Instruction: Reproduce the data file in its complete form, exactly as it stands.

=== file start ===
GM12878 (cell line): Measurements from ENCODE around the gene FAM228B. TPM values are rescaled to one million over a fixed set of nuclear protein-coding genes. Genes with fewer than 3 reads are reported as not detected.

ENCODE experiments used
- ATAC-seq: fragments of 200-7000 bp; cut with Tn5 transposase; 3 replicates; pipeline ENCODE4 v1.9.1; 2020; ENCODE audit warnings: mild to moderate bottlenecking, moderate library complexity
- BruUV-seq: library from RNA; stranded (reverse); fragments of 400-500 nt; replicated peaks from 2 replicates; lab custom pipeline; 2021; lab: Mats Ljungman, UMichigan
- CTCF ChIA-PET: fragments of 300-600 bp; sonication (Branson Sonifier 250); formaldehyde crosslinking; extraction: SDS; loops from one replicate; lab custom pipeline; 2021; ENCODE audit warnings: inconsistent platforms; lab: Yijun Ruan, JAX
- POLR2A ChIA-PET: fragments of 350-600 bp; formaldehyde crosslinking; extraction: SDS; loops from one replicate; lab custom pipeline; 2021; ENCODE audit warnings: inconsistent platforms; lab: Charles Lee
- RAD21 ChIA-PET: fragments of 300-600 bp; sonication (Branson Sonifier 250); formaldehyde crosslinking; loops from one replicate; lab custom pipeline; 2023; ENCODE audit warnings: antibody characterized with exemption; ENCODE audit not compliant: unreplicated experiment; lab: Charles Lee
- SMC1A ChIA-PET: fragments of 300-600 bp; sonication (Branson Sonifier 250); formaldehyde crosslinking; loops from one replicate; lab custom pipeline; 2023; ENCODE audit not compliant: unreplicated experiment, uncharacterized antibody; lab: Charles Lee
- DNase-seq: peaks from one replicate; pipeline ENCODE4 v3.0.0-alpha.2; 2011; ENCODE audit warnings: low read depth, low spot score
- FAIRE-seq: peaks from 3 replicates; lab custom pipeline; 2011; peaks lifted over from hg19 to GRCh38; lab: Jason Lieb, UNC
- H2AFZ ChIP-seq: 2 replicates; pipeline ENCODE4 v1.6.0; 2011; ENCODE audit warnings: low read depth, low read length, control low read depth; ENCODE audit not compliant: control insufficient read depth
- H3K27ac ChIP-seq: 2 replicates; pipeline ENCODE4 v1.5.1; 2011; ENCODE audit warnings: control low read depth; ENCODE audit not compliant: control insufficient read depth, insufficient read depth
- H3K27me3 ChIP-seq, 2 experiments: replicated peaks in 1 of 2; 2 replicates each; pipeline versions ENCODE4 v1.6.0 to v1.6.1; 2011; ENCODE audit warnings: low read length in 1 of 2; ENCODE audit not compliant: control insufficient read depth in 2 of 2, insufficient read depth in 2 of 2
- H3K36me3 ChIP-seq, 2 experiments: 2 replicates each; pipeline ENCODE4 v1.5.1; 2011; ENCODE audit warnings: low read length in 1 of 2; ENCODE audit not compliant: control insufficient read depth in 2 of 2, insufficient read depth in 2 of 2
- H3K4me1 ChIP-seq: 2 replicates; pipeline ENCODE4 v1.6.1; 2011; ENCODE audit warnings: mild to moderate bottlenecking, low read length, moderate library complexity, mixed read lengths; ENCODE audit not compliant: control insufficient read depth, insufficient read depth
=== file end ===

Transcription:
GM12878 (cell line): Measurements from ENCODE around the gene FAM228B. TPM values are rescaled to one million over a fixed set of nuclear protein-coding genes. Genes with fewer than 3 reads are reported as not detected.

ENCODE experiments used
- ATAC-seq: fragments of 200-7000 bp; cut with Tn5 transposase; 3 replicates; pipeline ENCODE4 v1.9.1; 2020; ENCODE audit warnings: mild to moderate bottlenecking, moderate library complexity
- BruUV-seq: library from RNA; stranded (reverse); fragments of 400-500 nt; replicated peaks from 2 replicates; lab custom pipeline; 2021; lab: Mats Ljungman, UMichigan
- CTCF ChIA-PET: fragments of 300-600 bp; sonication (Branson Sonifier 250); formaldehyde crosslinking; extraction: SDS; loops from one replicate; lab custom pipeline; 2021; ENCODE audit warnings: inconsistent platforms; lab: Yijun Ruan, JAX
- POLR2A ChIA-PET: fragments of 350-600 bp; formaldehyde crosslinking; extraction: SDS; loops from one replicate; lab custom pipeline; 2021; ENCODE audit warnings: inconsistent platforms; lab: Charles Lee
- RAD21 ChIA-PET: fragments of 300-600 bp; sonication (Branson Sonifier 250); formaldehyde crosslinking; loops from one replicate; lab custom pipeline; 2023; ENCODE audit warnings: antibody characterized with exemption; ENCODE audit not compliant: unreplicated experiment; lab: Charles Lee
- SMC1A ChIA-PET: fragments of 300-600 bp; sonication (Branson Sonifier 250); formaldehyde crosslinking; loops from one replicate; lab custom pipeline; 2023; ENCODE audit not compliant: unreplicated experiment, uncharacterized antibody; lab: Charles Lee
- DNase-seq: peaks from one replicate; pipeline ENCODE4 v3.0.0-alpha.2; 2011; ENCODE audit warnings: low read depth, low spot score
- FAIRE-seq: peaks from 3 replicates; lab custom pipeline; 2011; peaks lifted over from hg19 to GRCh38; lab: Jason Lieb, UNC
- H2AFZ ChIP-seq: 2 replicates; pipeline ENCODE4 v1.6.0; 2011; ENCODE audit warnings: low read depth, low read length, control low read depth; ENCODE audit not compliant: control insufficient read depth
- H3K27ac ChIP-seq: 2 replicates; pipeline ENCODE4 v1.5.1; 2011; ENCODE audit warnings: control low read depth; ENCODE audit not compliant: control insufficient read depth, insufficient read depth
- H3K27me3 ChIP-seq, 2 experiments: replicated peaks in 1 of 2; 2 replicates each; pipeline versions ENCODE4 v1.6.0 to v1.6.1; 2011; ENCODE audit warnings: low read length in 1 of 2; ENCODE audit not compliant: control insufficient read depth in 2 of 2, insufficient read depth in 2 of 2
- H3K36me3 ChIP-seq, 2 experiments: 2 replicates each; pipeline ENCODE4 v1.5.1; 2011; ENCODE audit warnings: low read length in 1 of 2; ENCODE audit not compliant: control insufficient read depth in 2 of 2, insufficient read depth in 2 of 2
- H3K4me1 ChIP-seq: 2 replicates; pipeline ENCODE4 v1.6.1; 2011; ENCODE audit warnings: mild to moderate bottlenecking, low read length, moderate library complexity, mixed read lengths; ENCODE audit not compliant: control insufficient read depth, insufficient read depth